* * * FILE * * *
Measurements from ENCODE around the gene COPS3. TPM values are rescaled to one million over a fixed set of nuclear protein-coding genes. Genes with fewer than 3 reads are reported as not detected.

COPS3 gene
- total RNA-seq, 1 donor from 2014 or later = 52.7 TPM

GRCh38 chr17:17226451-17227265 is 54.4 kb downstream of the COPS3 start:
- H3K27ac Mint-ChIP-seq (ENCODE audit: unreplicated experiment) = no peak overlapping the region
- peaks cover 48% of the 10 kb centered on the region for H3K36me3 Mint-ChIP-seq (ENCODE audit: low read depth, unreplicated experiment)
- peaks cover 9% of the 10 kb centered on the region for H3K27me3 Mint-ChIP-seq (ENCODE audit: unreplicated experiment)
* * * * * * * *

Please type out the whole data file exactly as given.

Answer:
Measurements from ENCODE around the gene COPS3. TPM values are rescaled to one million over a fixed set of nuclear protein-coding genes. Genes with fewer than 3 reads are reported as not detected.

COPS3 gene
- total RNA-seq, 1 donor from 2014 or later = 52.7 TPM

GRCh38 chr17:17226451-17227265 is 54.4 kb downstream of the COPS3 start:
- H3K27ac Mint-ChIP-seq (ENCODE audit: unreplicated experiment) = no peak overlapping the region
- peaks cover 48% of the 10 kb centered on the region for H3K36me3 Mint-ChIP-seq (ENCODE audit: low read depth, unreplicated experiment)
- peaks cover 9% of the 10 kb centered on the region for H3K27me3 Mint-ChIP-seq (ENCODE audit: unreplicated experiment)